As activists, we are often presented with the challenge of taking an exceptionally complex subject, reducing it to language that the general public can easily understand, and presenting it in the quickest way possible, in order to meet the time constraints of most Americans. An example is creating a thirty second video used to educate the public about a plume of toxic waste in a ground water aquifer, like the one we released last year in Burbank, California.
For this video I was forced to cram over a million pages of EPA documentation into six sentences, because after thirty seconds of video the average American will stop paying attention. Obviously, I was required to leave out a lot of information and constrain myself to bullet points. However, the video quickly stated my case, achieved 44,000 views in less than twenty-four hours, and was very effective. In the post I used to promote the video I included several links to media sourcing, and EPA records, for those that wished to conduct their own research. In a sense, the video was a commercial directing people to the rest of the information I had gathered.
During the release, a former EPA official, now a contractor, came to the page to scientifically nitpick the video, even though the information he was citing was in the links at the bottom of the post. His statements had the effect of appearing to discredit our film piece. In activism this matters, because when one is dealing with a large percentage of everyday Americans, those who do not have PhD’s, when someone who has a PhD comes along, the lesser educated people will defer to the expert in the group, because after all, “The person is a doctor!” Yet, later in private e-mails, this very same man stated that my information was accurate, so he ended up misleading a lot of people, with his criticisms.
Another example is my recent article explaining what parts per trillion (ppt) means, meant to help people who are not water experts visualize what ppt is in real world terms. In this article, I used about six sentences, the same that I would use in a video, which basically worked as an analogy. Yet, right in the middle of running a campaign a woman named Madi, who has a Masters degree in who cares, approached me to tell me that I had no idea what I was talking about because I stated that the GenX levels in the Cape Fear river equaled about a teaspoon in 21,500,000 gallons of water.
Of course, she’s also nitpicking because what I did was use a conversion of micrograms to one drop unit, so the levels in the river aren’t literally a teaspoon, but scaling the ppt calculation using a drop unit provides people who are not water experts a way to quickly understand the scale of the mg/L calculation. The results of her criticisms was to make it appear as if I don’t know what I am talking about, when I do, and it equally fooled average people into thinking my calculations weren’t correct, or that I was somehow being disingenuous.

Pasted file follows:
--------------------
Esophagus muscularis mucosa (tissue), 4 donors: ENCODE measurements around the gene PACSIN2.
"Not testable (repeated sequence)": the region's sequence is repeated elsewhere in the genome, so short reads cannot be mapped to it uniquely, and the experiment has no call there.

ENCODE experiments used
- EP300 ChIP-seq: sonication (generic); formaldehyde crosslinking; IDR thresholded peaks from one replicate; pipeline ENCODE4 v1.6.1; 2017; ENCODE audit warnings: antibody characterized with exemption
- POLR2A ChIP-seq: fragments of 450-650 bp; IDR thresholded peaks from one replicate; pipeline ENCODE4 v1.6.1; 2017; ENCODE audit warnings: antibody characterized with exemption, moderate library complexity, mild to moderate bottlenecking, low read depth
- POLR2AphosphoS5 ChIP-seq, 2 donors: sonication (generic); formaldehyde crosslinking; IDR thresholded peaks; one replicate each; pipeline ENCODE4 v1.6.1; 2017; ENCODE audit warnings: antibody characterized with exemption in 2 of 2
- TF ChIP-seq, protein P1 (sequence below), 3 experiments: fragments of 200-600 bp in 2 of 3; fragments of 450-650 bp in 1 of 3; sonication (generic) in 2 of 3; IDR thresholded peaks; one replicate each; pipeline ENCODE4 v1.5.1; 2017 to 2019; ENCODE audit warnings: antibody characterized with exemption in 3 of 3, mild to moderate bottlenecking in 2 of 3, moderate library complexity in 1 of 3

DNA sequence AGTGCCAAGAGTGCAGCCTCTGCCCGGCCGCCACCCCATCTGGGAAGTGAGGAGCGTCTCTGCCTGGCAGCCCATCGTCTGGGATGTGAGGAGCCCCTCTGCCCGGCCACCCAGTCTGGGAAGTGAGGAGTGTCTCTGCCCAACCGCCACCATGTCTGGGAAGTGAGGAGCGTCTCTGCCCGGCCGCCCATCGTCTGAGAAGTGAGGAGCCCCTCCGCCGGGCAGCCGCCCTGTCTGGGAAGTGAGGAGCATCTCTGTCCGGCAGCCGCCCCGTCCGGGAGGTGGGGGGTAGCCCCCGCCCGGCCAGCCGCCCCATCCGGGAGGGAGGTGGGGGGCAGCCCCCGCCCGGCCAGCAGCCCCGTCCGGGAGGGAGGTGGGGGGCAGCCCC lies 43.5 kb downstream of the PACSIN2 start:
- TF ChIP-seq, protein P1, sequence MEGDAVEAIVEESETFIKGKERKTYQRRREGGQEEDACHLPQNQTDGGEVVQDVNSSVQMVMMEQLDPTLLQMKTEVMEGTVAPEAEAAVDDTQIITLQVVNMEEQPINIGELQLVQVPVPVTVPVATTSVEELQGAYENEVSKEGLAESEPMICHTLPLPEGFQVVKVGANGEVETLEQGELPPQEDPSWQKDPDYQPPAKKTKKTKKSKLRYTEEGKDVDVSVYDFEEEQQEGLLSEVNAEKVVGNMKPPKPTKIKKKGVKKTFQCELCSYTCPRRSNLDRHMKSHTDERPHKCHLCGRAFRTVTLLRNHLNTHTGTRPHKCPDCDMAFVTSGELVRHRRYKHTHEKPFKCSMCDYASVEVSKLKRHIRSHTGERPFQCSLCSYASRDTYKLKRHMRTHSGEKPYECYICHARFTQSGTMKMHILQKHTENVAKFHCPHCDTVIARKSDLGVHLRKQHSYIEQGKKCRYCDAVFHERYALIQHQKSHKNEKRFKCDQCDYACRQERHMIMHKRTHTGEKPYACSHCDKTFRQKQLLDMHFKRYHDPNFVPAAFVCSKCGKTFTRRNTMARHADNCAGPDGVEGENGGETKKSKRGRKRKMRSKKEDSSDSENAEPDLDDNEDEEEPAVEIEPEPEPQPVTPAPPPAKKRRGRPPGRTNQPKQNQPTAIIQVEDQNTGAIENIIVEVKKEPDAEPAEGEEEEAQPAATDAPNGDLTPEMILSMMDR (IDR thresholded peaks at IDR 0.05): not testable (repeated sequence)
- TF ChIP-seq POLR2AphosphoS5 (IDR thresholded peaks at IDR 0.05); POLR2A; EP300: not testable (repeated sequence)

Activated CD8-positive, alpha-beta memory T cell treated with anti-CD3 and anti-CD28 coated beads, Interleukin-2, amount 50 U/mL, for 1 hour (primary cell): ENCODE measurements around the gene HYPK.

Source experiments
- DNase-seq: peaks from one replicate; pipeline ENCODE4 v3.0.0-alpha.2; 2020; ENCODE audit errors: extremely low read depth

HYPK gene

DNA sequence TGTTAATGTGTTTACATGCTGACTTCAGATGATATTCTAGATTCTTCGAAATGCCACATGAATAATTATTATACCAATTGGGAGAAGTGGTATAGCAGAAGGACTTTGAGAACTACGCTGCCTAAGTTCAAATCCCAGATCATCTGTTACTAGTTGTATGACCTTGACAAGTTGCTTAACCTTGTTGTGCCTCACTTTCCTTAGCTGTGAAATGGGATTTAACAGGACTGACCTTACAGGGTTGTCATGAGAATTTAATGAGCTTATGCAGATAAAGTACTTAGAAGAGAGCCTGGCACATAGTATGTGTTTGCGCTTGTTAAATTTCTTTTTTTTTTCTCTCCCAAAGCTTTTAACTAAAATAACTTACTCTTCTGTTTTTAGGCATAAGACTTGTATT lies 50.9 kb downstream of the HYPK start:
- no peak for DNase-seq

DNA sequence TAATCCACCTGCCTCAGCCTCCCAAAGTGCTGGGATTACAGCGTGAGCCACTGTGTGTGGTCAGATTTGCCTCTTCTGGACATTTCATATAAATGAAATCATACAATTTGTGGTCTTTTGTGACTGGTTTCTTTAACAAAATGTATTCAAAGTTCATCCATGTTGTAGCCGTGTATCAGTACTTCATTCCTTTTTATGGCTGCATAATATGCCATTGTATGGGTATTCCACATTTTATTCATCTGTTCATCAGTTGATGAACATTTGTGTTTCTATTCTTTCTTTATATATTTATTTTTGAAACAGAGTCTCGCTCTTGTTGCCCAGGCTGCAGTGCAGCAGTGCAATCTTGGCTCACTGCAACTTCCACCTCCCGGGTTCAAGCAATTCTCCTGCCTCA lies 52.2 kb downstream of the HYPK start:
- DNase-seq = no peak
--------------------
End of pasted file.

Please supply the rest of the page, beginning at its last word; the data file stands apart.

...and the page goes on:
These scientists who walk into groups of layman and start dissecting every point seem to have almost no experience communicating with large cross sections of the population, or what it’s like running a campaign to citizens with education levels ranging from the guy who dropped out of school in eighth grade to sell weed, to the woman who has ten PhD’s from three Ivy League schools. Activists are presented with the option to either go hyper-technical and risk losing the ability communicate with average people, or we can communicate in a simple manner and risk having our words minced by Bill Nye The Science Guy. There is no in between.
For an activist, this phenomenon can be maddening, because no matter what one does, they’re screwed. More often than not, a campaign will be chugging along just fine until Mr. Big Brain shows up to point out, in an irritating nasally voice, “to fully understand this concept we have to be extra careful to pay attention to the molecular weight of a carbon molecule in a vacuum fluctuation,” and then all bets are off. If I could part the clouds and speak to every egghead scientist on the planet I would remind them that not everyone in this country is operating on their level, that scientists propensity to split hairs — and atoms — has no effect but disrupt important public information campaigns.
To put it into layman’s terms, scientists and the general public are like oil and water, or a terrible terrible salad dressing, in that they do not mix, or at least should not mix in an audience for an activism campaign. For five years I have wrestled with this concept, desperately searching for ways to get around it, even including those aforementioned advanced scientific links in the bottoms of the posts, but it turns out that even scientists only have about a thirty second attention span and make no effort to read the fine print, either.
Someday I’ll find the answer, a perfect mix of simple and complex but until that day happens, us activists, or anyone else who deals with the public and complex subject matter, will struggle endlessly to get their messages out.
In closing, I believe that Marty McFly said it best when he said, “What the hell ‘s a Jiggawatt?!”